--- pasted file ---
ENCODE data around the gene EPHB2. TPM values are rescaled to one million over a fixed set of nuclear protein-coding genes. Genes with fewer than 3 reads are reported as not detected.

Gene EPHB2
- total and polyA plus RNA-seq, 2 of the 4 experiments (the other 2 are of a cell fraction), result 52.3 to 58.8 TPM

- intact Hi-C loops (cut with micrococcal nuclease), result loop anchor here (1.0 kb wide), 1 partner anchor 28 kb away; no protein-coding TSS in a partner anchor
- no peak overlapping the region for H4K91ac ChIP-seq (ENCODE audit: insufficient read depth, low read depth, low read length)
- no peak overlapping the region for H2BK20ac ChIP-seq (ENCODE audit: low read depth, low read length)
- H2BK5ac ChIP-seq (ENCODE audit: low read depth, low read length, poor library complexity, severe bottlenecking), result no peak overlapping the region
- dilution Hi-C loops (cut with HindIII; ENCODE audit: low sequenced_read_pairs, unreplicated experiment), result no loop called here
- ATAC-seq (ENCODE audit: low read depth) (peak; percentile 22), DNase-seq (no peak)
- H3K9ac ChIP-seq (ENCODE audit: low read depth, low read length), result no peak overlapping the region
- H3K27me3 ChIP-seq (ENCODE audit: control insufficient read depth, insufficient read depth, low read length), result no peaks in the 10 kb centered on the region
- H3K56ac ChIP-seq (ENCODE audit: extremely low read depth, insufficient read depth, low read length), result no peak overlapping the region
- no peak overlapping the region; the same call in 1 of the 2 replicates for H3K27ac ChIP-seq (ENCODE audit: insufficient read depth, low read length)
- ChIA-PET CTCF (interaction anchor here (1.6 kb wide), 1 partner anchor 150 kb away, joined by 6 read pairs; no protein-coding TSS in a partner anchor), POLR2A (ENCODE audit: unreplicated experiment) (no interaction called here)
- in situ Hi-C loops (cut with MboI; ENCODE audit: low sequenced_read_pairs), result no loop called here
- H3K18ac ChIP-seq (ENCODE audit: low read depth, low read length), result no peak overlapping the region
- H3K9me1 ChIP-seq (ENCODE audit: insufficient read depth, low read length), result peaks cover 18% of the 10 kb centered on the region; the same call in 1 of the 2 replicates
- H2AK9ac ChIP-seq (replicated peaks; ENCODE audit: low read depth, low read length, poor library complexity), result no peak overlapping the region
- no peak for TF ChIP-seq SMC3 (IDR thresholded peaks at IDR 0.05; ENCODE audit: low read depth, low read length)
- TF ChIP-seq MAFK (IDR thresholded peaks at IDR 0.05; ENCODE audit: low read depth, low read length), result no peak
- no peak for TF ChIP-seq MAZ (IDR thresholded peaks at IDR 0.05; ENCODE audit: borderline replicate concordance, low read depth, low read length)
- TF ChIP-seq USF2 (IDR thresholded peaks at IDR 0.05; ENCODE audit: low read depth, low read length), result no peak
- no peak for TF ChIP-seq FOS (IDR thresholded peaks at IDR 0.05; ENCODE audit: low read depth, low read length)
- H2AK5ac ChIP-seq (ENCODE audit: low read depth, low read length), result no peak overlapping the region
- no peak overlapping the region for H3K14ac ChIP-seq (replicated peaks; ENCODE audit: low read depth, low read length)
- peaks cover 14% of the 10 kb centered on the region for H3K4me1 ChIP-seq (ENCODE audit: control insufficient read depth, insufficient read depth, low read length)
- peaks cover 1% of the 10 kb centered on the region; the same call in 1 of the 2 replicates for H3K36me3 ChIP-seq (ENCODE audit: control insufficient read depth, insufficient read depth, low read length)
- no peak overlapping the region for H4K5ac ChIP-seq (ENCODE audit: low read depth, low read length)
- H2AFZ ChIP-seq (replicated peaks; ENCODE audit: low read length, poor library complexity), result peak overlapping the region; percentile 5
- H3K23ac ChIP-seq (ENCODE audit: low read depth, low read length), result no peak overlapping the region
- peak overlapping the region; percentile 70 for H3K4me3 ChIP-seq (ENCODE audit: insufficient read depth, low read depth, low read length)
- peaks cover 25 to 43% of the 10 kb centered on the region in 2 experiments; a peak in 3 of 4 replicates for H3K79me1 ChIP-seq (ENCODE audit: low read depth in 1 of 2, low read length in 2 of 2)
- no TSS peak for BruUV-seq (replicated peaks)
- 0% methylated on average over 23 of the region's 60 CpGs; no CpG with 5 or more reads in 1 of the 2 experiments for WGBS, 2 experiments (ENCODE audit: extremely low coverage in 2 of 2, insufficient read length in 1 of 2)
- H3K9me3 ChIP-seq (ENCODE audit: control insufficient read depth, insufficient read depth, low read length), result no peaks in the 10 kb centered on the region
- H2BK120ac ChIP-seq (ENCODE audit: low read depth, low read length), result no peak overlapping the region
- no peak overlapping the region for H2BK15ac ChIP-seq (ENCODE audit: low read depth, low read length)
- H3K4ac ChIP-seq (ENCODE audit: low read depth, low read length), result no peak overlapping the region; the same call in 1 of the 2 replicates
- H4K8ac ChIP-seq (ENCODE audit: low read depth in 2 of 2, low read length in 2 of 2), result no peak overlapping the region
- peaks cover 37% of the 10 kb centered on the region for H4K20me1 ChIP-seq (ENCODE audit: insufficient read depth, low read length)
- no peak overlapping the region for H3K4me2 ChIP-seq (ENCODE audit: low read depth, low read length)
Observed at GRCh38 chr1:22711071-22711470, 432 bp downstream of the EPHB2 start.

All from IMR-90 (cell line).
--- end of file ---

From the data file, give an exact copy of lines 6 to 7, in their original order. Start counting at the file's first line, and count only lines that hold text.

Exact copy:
- no peak overlapping the region for H2BK20ac ChIP-seq (ENCODE audit: low read depth, low read length)
- H2BK5ac ChIP-seq (ENCODE audit: low read depth, low read length, poor library complexity, severe bottlenecking), result no peak overlapping the region